As illustrated in FIGS. 1 and 2 the centrifugal contactors 10, 12, 14, and 16 are provided with overflow passageways or conduits which enable either of the internal centrifugal contactors 12 or 14 to become inoperative without necessitating the shutdown of the cascade as described above. In FIGS. 1 and 2, the centrifugal contactor 12 is in registry with or connected to centrifugal contactor 10 and centrifugal contactor 14 by overflow conduits 46 and 48, respectively. Centrifugal contactor 14 is also connected to centrifugal contactor 16 by overflow of conduit 50. The overflow conduits 46 and 48 between the internal stages of centrifugal contactors are disposed in a common horizontal plane in registry with the mixing volume of each centrifugal contactor at a common location which is above the location of the inlet lines 30, 32, 42, and 44 used to convey the aqueous and organic liquids into the annular mixing volumes. The overflow line 50 between centrifugal contactor 14 and centrifugal contactor 16 is in registry with the annular mixing volume 24 in centrifugal contactor 14 at the same level as the overflow lines 46 and 48 between centrifugal contactors 10, 12 and 14 and then extends downwardly to connect with the mixing volume 24 in contactor 16 at a location underlying the inlets for the process liquids from lines 30 and 44. This overflow conduit 50 is disposed at an angle between centrifugal contactors 14 and 16 for the purpose of facilitating the separation of the liquid phases by the liquid phase separating mechanism of the present invention as will be described in detail below.

In accordance with the present invention the cascade of four centrifugal contactors as depicted in FIGS. 1 and 2 is provided with a liquid phase separating mechanism at the centrifugal contactor 10 from which the aqueous phase is discharged from the cascade and also with a liquid phase separating mechanism at the centrifugal contactor 16 from which the organic phase is discharged from the cascade for enabling the cascade to remain in an operative mode in the event either end stage or, in an extreme case, both end stages of the cascade become inoperable.

As mentioned above and with reference to FIGS. 1-3, the centrifugal contactor 10 represents the end stage of the cascade from which the product aqueous phase is discharged through line 38. This end stage 10 is coupled to the liquid phase separating mechanism 51 which is provided by a housing 52 containing a weir assembly 54. The housing is coupled to the annular mixing volume in stage 10 by a conduit 56 which is disposed in the same horizontal plane as the overflow conduits 46 and 48. As shown in FIGS. 1 and 3, the liquid phase separating mechanism 51 has been rotated 90 degrees from its actual location for the ease of illustration. However, the specific location of this phase separating mechanism as well as the phase separating mechanism for end stage 16 is not critical.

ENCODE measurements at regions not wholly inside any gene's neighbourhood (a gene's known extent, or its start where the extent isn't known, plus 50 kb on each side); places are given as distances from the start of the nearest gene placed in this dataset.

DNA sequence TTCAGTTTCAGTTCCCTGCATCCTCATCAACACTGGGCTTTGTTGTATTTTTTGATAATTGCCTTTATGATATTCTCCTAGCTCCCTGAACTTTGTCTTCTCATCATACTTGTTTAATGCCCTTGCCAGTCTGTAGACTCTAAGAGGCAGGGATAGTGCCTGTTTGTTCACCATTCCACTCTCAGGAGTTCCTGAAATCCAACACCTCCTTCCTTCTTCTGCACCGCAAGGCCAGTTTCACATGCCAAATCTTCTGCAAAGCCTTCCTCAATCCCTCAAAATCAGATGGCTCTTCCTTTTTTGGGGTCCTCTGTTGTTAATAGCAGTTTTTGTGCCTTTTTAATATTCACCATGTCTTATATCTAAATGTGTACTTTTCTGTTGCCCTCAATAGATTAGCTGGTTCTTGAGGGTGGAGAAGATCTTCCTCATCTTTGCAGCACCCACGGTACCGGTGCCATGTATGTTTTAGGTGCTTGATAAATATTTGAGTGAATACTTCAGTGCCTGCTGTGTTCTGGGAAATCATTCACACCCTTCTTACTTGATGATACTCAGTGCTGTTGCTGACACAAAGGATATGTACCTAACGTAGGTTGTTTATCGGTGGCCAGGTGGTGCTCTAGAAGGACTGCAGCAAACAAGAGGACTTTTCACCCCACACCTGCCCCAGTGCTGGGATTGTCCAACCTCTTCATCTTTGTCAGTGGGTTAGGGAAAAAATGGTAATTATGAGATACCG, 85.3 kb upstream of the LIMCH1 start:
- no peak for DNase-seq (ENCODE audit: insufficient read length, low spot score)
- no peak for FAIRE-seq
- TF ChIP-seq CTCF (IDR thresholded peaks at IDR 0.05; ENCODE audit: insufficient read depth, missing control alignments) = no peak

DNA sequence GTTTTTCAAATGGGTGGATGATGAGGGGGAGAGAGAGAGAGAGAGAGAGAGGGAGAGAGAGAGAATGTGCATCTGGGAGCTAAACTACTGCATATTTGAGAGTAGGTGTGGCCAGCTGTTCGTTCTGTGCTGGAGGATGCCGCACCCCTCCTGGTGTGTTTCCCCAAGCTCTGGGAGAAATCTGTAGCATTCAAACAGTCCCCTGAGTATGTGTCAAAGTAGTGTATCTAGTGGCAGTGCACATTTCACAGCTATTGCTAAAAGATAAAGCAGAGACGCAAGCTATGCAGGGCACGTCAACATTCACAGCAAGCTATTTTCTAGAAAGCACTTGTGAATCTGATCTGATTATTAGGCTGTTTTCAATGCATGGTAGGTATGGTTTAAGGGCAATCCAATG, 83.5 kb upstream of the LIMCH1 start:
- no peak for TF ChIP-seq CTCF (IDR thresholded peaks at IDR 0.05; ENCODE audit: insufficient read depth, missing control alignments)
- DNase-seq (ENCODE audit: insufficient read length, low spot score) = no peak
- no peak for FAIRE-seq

Weir assembly 54 is disposed in the closed chamber or volume 58 in the housing 52 and is provided by a vertically extending wall or partition 60 which projects from the top 62 of the housing wall portions forming chamber 58 and terminates at a location adjacent to and spaced from the base 64 of the chamber as defined by wall portions of the housing. This partition 60 separates the chamber into two vertically oriented compartments 66 and 68 which are connected by a passageway 70 between the base 64 of the chamber and the bottom or end 71 of the partition 60 so as to provide for liquid communication between the compartments 60 and 68 as will be described below. The housing 52 and the closed volume or chamber 58 therein can be of any desired configuration such as circular, square, rectangular or any other suitable configuration wherein the vertically extending partition 60 can be placed to provide the compartments 66 on opposite sides of the partition 60 with these compartments being in registry with one another via the passageway 70 beneath the end 71 of the partition 60. This space defining the passageway between the bottom of the partition 60 and the base 64 should be sufficiently large to provide the passageway 70 with a flow capacity adequate to handle any discharge flow of the aqueous phase from the centrifugal contactor 10. The passageway 70 is in a horizontal plane below that of the inlets 32 and 34 and also below any interface formed between the aqueous and organic phases in the mixing volume 24 that would be present in the event the centrifugal contactor 10 became inoperative.